Tribunal for safeguarding rights of mentally ill in offing

The Mental Health Authority (MHA) is set to institute a review tribunal to uphold the rights of persons suffering mental health disorders in the country.

The establishment of the tribunal, in line with the Mental Health Act 2012 (Act 846), is expected to improve general mental healthcare in the country and reduce the incidence of abuse, discrimination and inequalities against the mentally-challenged persons in the society.

The Deputy Chief Executive Officer (CEO) of the MHA, Dr. Caroline Amissah, said: “Our Act mandates us to institute visiting committees all over the country to visit mental health facilities to assess the kind of care given to mentally-challenged persons but in cases where they find persons being subjected to abuse, what are the avenues for redress? So, these are some of the issues we hope the tribunal will address.

“The review tribunal is sort of a mini-court that will deal with cases bordering on mental health. So far, we have a technical working group in place to oversee and guide the work of investment in mental health. What we are waiting for now is to have our board in place so that members of the tribunal can be inaugurated to handle these cases with the exigency they need.”

DrAmissah made this known in Accra yesterday at a media launch of this year’s Mental Health Week to be marked on the theme: ‘Mental Health in an unequal world’.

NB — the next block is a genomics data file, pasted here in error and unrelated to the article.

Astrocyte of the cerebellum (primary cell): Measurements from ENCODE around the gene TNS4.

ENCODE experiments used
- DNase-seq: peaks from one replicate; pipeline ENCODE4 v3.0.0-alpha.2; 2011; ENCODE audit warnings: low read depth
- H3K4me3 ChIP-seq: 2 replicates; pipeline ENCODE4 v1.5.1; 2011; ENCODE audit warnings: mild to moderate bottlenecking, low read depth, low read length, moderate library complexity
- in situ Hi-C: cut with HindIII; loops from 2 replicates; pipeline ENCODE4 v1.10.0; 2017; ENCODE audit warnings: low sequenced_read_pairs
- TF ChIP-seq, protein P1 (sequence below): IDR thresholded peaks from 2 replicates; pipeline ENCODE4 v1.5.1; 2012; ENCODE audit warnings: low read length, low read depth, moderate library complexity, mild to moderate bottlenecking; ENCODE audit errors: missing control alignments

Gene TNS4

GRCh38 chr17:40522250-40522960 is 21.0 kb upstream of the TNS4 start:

The week-long celebration marked in October every year raises awareness of mental health issues around the world for the purposes of mobilizing efforts in supporting mental health delivery.

The MHA has outlined activities, including community sensitization, youth engagement and seminars countrywide, to mark the week.

The Deputy CEO reiterated the need for the government to increase financial allocation to mental health, pleading that mental healthcare must be  included in the National Health Insurance Scheme (NHIS) benefit package.

“Conclusive studies have indicated that an investment of three to four dollars per head of our population annually can go a long way to improve our mental healthcare system and this is less than one percent of total budget spent on health,” she noted.

Dr. Amissah further called on the Ministry of Local Government, Decentralisation and Rural Development to enforce the existing policy where Assemblies allocate funds to mental health.

The Deputy Director of Mental Health at the Ghana Health Service, DrAmaBoadu, expressed the commitment of her outfit to advocate reforms and improvement of mental health as a front burner issue.

She said the GHS had so far trained more than 4,000 health professionals to offer basic mental healthcare as part of efforts to decentralise the mental healthcare across the country.

Dr. Boadu backed calls for increased resources to be committed to mental health to improve the general wellbeing of the populace.

Mrs Estella Appiah, who chaired the event, called on parents and guardians to take keen interest in the mental health of their children following a UNICEF report of increased number of children suffering mental illness as a result of the coronavirus disease (COVID-19).

“The pandemic has increased anxiety and depression among other conditions in children, which could linger on for a lifetime so parents must begin to closely monitor their children as they grow. Talk to them, be interested in their mood swings and behaviours so we can pick early signals and get solutions in time,” she advised.


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